58 per cent -- believe minorities should try to fit the traditionally Canadian mould.
[A disappointingly low number. Or am I being too 'hard'?]
Older Canadians, Quebecers, and those without university degrees were most likely to believe in the concept of a cultural melting pot rather than a cultural mosaic.
[This is mostly a measure of heavy multi-culti indoctrination at universities. And perhaps Ipsos-Reid wanted to show what neanderthals those fans of the ‘melting pot’ are.]

Interesting, sort of, but I’d like to know what the poll questions were.

Wednesday, June 13, 2007

Jonathan Kay says Al Gore and Bono are “Cool”

Peter Foster says: "Jonathan Kay is an idiot"

Actually, that’s not exactly what Mr. Foster said - but it’s a close enough paraphrase.

In yesterday’s National Post Jonathan Kay wrote a mucho lamo column praising Al Gore for having "changed the world". In it he referred to "...conservatives ? obsessive critics who've wrapped themselves up in cranky, tiresome rebuttals."

Today Peter Foster delivered a great smackdown in his Post column entitled Egomaniacs aren't 'cool': present Mr. Gore as a single-combat warrior ignores the many billions of propaganda dollars that governments and NGOs have spent promoting environmental apocalypse. Mr. Gore is not exactly swimming upstream.
...the notion that we might congratulate individuals for shifting public opinion by doctoring facts, exploiting ignorance and demonizing opponents is hardly praiseworthy.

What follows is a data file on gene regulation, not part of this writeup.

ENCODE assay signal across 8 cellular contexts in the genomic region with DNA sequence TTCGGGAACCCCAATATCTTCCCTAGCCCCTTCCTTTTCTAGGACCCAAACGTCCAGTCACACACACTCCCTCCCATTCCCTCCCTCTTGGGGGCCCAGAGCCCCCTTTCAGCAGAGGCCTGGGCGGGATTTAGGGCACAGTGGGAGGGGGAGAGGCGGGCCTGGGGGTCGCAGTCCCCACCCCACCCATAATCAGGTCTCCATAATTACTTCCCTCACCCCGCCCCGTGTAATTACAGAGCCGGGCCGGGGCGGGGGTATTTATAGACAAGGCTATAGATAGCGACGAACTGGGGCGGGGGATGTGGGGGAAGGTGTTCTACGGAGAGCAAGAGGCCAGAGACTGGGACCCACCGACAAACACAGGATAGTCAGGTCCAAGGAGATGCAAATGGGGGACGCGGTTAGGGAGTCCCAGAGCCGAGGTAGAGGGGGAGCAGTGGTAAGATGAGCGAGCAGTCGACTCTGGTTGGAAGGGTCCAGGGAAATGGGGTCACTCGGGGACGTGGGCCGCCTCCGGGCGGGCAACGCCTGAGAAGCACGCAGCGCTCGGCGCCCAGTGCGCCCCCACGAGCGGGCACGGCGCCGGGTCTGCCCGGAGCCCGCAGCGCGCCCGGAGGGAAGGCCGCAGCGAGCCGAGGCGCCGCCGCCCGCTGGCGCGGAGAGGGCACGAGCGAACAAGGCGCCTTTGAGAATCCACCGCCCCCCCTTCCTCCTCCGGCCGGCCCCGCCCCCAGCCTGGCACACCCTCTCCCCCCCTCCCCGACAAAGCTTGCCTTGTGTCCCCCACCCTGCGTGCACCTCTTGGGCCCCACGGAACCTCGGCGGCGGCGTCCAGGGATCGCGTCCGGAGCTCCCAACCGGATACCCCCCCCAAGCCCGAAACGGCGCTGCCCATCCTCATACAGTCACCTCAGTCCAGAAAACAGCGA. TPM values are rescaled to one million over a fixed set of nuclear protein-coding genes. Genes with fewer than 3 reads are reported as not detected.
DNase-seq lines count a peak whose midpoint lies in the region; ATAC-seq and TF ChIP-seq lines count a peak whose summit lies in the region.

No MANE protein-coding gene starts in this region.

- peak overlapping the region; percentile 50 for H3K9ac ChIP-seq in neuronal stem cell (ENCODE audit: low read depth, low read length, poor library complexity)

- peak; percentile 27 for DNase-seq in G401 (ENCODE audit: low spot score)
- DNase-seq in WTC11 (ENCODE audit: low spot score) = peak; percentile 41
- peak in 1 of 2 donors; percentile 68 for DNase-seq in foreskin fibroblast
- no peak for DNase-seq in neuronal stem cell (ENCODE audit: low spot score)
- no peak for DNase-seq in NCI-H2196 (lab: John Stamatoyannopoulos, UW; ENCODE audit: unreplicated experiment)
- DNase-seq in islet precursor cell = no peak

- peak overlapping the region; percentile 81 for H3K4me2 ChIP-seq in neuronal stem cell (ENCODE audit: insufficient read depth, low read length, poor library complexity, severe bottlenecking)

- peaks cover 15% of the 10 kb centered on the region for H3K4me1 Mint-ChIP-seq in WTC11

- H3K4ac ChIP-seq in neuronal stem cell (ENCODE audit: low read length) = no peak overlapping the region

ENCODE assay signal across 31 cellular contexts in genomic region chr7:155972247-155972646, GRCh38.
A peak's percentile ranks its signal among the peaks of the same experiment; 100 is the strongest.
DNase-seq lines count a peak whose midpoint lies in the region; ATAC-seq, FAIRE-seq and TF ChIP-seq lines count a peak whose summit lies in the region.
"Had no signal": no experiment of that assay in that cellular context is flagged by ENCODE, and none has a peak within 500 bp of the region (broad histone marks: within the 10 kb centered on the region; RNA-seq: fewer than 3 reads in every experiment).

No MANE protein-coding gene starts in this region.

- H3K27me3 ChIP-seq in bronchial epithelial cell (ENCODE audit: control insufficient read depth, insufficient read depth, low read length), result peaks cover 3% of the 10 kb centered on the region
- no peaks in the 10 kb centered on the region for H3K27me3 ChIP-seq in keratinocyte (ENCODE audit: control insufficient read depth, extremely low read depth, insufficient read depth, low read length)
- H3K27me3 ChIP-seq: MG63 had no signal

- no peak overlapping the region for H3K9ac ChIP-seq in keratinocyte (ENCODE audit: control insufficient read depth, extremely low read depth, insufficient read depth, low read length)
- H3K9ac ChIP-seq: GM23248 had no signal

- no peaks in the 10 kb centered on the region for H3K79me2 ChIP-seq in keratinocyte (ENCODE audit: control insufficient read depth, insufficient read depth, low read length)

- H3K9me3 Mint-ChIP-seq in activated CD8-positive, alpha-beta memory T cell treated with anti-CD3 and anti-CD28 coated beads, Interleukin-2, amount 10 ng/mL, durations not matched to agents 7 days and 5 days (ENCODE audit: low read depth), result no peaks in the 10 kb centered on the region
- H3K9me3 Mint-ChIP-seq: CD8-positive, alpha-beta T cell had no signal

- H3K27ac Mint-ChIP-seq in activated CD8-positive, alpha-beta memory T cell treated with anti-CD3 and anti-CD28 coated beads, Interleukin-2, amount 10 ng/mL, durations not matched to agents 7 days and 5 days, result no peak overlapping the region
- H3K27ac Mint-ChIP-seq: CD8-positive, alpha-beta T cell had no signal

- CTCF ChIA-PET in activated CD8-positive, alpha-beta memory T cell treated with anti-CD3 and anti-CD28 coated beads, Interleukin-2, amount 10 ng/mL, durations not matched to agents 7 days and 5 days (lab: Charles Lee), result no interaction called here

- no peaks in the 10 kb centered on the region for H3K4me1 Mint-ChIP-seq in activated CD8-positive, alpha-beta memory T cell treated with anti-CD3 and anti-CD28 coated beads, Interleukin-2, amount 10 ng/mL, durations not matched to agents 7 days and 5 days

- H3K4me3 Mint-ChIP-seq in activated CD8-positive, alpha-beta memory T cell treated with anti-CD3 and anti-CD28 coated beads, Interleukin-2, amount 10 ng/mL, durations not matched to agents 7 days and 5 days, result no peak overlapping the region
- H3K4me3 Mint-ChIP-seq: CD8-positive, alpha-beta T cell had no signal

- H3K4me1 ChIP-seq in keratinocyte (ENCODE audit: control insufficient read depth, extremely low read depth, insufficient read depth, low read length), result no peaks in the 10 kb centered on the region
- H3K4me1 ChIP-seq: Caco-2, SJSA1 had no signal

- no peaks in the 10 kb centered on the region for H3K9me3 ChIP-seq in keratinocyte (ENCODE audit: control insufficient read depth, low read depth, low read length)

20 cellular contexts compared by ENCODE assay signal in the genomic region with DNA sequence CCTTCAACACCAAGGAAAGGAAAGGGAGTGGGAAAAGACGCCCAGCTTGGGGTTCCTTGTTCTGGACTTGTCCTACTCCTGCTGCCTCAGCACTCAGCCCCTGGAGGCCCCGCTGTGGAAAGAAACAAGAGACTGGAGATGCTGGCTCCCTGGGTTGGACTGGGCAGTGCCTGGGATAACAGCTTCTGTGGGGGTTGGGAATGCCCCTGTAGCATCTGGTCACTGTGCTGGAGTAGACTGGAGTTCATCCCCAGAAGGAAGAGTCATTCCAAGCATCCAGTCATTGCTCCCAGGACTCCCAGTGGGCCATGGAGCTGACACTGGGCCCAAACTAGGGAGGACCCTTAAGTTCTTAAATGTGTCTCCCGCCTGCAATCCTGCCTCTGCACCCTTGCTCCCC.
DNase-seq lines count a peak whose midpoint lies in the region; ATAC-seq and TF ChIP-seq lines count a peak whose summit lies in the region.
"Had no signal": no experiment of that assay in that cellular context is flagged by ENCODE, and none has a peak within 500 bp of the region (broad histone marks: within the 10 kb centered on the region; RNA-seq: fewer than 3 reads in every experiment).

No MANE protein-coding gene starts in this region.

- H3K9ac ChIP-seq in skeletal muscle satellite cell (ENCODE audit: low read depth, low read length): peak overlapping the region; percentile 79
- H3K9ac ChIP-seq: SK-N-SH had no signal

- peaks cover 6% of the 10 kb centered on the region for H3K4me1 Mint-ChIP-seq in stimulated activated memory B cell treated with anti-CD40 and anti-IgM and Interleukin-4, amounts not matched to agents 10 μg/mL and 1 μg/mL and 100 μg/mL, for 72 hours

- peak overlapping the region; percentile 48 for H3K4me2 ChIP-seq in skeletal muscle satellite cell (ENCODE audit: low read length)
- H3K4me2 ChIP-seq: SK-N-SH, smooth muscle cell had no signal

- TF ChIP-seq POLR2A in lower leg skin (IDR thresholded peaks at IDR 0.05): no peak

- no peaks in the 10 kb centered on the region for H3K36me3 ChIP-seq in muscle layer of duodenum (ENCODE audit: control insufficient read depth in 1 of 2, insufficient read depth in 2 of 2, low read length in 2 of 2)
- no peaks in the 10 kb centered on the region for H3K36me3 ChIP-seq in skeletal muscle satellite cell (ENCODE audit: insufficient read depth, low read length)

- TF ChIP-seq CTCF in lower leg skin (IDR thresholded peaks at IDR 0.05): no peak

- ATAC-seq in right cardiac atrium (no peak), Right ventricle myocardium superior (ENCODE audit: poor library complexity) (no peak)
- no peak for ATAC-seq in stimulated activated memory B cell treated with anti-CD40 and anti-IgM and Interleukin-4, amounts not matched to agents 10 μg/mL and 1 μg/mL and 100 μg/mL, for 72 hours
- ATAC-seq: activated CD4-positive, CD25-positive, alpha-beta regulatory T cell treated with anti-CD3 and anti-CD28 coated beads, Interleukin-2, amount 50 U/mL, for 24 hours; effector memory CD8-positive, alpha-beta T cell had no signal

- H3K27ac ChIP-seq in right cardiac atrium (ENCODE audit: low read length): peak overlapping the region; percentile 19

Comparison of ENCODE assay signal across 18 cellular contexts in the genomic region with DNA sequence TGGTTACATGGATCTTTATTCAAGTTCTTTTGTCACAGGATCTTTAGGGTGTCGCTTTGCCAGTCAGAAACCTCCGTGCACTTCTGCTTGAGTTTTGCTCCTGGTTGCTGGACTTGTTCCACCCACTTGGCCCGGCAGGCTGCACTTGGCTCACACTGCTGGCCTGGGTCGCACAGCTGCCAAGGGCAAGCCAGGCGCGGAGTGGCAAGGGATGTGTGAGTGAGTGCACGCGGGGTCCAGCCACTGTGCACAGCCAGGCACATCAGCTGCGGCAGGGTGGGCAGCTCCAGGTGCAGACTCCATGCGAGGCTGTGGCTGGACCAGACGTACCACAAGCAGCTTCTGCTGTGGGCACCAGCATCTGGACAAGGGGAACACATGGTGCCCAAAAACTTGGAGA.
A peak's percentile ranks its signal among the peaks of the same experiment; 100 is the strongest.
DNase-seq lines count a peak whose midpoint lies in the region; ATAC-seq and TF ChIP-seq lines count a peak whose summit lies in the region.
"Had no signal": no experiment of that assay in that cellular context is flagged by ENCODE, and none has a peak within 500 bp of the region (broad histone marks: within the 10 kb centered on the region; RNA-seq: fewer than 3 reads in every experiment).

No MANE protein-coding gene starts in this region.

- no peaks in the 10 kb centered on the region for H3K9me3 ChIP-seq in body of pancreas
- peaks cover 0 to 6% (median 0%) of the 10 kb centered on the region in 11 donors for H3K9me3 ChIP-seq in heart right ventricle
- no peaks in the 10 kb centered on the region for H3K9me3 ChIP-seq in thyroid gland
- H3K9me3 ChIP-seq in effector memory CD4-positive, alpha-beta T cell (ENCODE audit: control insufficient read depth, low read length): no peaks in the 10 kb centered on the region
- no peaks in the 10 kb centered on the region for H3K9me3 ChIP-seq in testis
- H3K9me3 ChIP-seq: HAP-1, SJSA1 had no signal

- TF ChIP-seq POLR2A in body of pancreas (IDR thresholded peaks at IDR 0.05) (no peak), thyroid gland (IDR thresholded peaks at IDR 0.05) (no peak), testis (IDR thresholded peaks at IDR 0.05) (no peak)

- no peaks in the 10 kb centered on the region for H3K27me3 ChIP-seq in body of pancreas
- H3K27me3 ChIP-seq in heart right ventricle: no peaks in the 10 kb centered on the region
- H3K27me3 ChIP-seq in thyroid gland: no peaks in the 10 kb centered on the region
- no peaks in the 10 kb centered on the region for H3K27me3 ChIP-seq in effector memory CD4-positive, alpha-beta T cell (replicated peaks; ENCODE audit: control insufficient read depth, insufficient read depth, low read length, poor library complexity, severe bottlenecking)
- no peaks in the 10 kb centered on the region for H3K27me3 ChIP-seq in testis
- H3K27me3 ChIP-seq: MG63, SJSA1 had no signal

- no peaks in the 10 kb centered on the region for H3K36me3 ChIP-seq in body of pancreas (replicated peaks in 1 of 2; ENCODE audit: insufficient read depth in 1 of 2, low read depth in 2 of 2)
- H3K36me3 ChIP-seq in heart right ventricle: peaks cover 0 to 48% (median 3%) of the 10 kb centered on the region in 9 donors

...we might remember that [certain named] tyrants had one thing in common with Mr. Gore: They firmly believed they were agents of "the truth" and that apostasy was unacceptable; it had to be the result either of class-based self-interest or mental disorder.
Of course, I'm probably just being cranky, but then the role of conservatives, unfortunately, is to stand in the way of grand Utopian schemes, however "popular" they may be.
Nor does [tradational conservatism] involve climbing on bandwagons or giving in to family and social pressures to get with the "religious experience" and sink into the warm feeling that dangerously simplistic egomaniacs are "pretty darn cool."


Praise for Canada from the U.S.A.

The crack young staff at THMQ is impressed with Stephen Harper's refusal to be a star f**ker at the G8 summit.

Tuesday, June 5, 2007

Scooter Libby and American ‘justice’

Today "Scooter" Libby was handed a sentence of two-and-a-half years for ‘lying’ about a ‘crime’ prosecutors couldn’t prove had been committed (‘outing’ CIA employee Valerie Plame) - a crime for which no one was ever charged. Seems a tad unjust.

However, there’s a remedy close at hand. As this NRO editorial concludes:

President Bush should pardon Libby, and do it now.
I have to agree. In general, though, Libby’s case does have a familiar ring to it:

- Martha Stewart convicted of lying to prosecutors in declaring her innocence of a crime (insider trading) for which she was never charged.

- Conrad Black now being pers-, er, prosecuted for a long list of ‘crimes’ for which there is, at best, dubious evidence.

The American justice system seems to be making a mockery of itself. Someone needs to take a closer look at how the special prosecutor does his job.

Sunday, June 3, 2007

Global warming test